Registered: 2012-11-06
Posts: 719
Website

Re: [solved] howto change from UEFI to BIOS boot?

Converting the hybrid MBR to a conventional protective MBR will disable the BIOS/CSM/legacy support in the Mac's firmware.

Here is the thread I've encountered recently in which somebody had success with the Nouveau driver in EFI mode under OS X. (This is on a Gentoo system.) Unfortunately, the last couple of posts indicate some new problems, but I suspect bad RAM or some other hardware cause. In any event, the posts indicate the need to compile specific support into the kernel rather than as a module. I have no idea how the standard Arch kernel binaries are compiled in this respect. If they use modules, it could be you'd need to compile your own kernel from source code to get this to work. IMHO, it's worth the effort. Because you've got BIOS/CSM/legacy-mode booting working, you can experiment with this at your leisure, if you decide to try it; with rEFInd, you can easily try a new kernel in EFI mode and, if it doesn't work, switch right back to a BIOS/CSM/legacy boot.

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#8 2013-11-21 08:59:53

dsp
Member
Registered: 2013-03-12
Posts: 7
Website

Re: [solved] howto change from UEFI to BIOS boot?

I will try to get the nouveau driver working. It will be something for a rainy day in the future though, otherwise I see the danger of using the computer mainly to maintain itself. It badly cries for some non maintainance work smile

Thank you for providing help and rEFInd. It's good to have the opportunity to change between EFI anf BIOS boot at will.

@WonderWoofy
I was aware of this. My machine, however, seemed to ignore my MBR. If I now launch cfdisk I can see the MBR with the BOOT-flag for sda3. Apple's bootmanager did not activate CSM support, but booted into my EFI grub.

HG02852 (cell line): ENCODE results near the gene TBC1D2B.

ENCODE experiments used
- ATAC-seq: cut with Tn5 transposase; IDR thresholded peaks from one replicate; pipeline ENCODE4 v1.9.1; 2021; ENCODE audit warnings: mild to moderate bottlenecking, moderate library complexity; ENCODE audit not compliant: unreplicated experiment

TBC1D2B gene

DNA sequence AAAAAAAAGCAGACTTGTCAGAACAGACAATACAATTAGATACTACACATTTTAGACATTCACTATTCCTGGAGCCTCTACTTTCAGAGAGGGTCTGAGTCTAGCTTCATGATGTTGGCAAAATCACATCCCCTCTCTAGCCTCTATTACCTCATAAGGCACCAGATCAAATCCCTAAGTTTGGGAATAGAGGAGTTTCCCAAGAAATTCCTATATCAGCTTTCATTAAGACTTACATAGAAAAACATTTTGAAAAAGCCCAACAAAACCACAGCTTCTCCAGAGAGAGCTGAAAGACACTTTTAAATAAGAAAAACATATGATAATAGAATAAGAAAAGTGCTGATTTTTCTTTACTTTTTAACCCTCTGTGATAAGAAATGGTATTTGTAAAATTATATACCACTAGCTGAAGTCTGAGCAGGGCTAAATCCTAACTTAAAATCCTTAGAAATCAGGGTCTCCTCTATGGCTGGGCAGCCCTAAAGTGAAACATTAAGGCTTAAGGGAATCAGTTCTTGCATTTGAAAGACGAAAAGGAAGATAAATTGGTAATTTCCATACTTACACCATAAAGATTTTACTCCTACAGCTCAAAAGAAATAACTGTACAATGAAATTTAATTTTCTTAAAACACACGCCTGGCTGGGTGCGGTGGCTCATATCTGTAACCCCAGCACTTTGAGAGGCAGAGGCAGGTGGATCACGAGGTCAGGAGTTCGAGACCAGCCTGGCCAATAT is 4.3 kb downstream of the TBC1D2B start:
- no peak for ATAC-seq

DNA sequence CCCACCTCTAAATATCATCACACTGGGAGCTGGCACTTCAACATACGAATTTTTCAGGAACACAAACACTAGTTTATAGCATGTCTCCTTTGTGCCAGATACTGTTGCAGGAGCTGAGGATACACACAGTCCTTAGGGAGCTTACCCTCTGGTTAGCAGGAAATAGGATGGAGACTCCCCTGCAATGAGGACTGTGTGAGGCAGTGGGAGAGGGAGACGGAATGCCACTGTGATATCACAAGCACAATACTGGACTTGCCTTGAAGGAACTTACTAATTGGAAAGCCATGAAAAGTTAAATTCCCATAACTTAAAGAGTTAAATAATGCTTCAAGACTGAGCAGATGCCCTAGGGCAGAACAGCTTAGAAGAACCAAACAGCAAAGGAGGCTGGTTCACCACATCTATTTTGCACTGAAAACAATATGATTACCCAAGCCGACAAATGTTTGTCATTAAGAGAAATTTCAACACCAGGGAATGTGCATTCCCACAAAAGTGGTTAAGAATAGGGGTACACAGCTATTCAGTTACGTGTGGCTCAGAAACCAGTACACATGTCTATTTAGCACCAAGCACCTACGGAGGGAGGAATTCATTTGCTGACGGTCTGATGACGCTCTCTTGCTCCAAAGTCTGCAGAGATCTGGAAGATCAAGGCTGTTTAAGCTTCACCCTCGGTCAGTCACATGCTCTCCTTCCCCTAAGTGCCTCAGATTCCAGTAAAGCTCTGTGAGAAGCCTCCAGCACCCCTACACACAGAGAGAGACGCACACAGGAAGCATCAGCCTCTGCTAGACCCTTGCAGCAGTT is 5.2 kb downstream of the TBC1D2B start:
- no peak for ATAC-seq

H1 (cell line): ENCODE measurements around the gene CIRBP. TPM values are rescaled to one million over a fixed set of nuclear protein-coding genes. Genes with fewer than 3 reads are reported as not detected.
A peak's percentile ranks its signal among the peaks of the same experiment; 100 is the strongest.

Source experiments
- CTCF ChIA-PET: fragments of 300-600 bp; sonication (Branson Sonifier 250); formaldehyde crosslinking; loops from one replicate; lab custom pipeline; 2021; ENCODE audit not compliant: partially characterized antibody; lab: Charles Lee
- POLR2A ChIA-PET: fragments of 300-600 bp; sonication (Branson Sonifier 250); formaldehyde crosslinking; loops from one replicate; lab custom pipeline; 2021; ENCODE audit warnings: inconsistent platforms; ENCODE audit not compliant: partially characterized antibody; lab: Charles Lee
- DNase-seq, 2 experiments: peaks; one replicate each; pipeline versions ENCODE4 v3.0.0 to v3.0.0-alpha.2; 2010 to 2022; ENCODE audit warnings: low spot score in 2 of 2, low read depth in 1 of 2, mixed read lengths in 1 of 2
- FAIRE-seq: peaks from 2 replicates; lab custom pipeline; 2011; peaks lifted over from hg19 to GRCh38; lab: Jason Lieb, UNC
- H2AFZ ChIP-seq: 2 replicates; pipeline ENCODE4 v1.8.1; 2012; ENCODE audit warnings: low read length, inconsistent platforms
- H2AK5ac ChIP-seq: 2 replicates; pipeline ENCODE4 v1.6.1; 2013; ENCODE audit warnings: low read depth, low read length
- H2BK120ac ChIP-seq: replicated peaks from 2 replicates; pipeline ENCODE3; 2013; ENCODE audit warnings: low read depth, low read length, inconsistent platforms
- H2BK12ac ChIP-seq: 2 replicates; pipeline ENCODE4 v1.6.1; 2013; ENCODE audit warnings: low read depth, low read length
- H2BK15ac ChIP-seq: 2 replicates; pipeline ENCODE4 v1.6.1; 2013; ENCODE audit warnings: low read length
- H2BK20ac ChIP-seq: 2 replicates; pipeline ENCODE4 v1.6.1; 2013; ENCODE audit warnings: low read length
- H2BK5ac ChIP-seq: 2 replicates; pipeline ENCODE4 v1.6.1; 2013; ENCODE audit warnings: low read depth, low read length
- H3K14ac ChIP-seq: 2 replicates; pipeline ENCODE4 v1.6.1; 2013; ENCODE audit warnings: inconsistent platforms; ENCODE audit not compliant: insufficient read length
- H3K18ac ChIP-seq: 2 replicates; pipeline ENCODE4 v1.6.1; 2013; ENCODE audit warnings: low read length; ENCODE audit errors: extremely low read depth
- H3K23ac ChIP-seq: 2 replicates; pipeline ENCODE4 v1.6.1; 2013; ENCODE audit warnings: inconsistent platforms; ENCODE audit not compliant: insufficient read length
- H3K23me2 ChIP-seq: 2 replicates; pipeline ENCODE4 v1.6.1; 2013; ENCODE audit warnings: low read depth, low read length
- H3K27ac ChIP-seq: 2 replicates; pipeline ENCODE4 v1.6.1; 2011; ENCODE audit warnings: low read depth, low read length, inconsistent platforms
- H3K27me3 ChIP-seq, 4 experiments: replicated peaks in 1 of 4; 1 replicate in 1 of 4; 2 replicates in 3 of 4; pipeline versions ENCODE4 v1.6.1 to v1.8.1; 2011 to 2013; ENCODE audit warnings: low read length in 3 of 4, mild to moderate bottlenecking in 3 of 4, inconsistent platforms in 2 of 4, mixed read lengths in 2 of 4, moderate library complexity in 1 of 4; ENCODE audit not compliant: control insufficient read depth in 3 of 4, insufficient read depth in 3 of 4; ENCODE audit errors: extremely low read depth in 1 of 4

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#9 2013-11-21 14:31:23

WonderWoofy
Member
From: Los Gatos, CA
Registered: 2012-05-19
Posts: 8,413

Re: [solved] howto change from UEFI to BIOS boot?

dsp wrote:

@WonderWoofy
I was aware of this. My machine, however, seemed to ignore my MBR. If I now launch cfdisk I can see the MBR with the BOOT-flag for sda3. Apple's bootmanager did not activate CSM support, but booted into my EFI grub.

Aaahhh, now that makes a whole crap load more sense why you would want to take away the MBR portion... sorry about that.

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#10 2014-01-27 21:01:37

blowfish711
Member
Registered: 2014-01-27
Posts: 7

Re: [solved] howto change from UEFI to BIOS boot?

Two questions, possibly (probably) related, and likely very noob-ish (sorry!):

(1) How exactly do you set up rEFInd to switch between EFI and BIOS boot "at will"?
(2) How do you install a BIOS boot loader?

For the record, I am trying to install Linux (Mint 16, but it can't be that different, can it?) on a mid-2010 Macbook Pro 13-inch (7,1). I'm pretty sure I've gotten the hang of creating a hybrid MBR, and it seems to work because I have no trouble running Windows (7). However, I have no idea how to go about booting Linux in CSM mode (I've tested it using the "dmesg" method suggested at the rEFInd website). I've tried using the Linux installer to create a BIOS boot partition (100MB) immediately before my Linux filesystem (ext4, mounted to '/'). I thought maybe I had to select the BIOS boot partition for installing the boot loader, but everything I've read says that you should only ever install the boot loader on the actual Linux filesystem.

And btw, yes, I am well aware of the dangers of the hybrid MBR, but I've been having terrible glitches with the nouveau driver to the point where the machine (booted to Linux) is barely usable.

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#11 2014-01-27 23:08:31

WonderWoofy
Member
From: Los Gatos, CA
Registered: 2012-05-19
Posts: 8,413

Re: [solved] howto change from UEFI to BIOS boot?

@blowfish711, although it probably isn't all that different, you need to ask this on the Linux Mint boards.  Arch is a very DIY distribution which doesn't try to automate things for the user, while Mint does do these things.  As such there are probably more things to consider when doing this from a a distribution like that.

I will tell you that BIOS compatibility and UEFI setup can happily live on the same disk without interfering with each other though.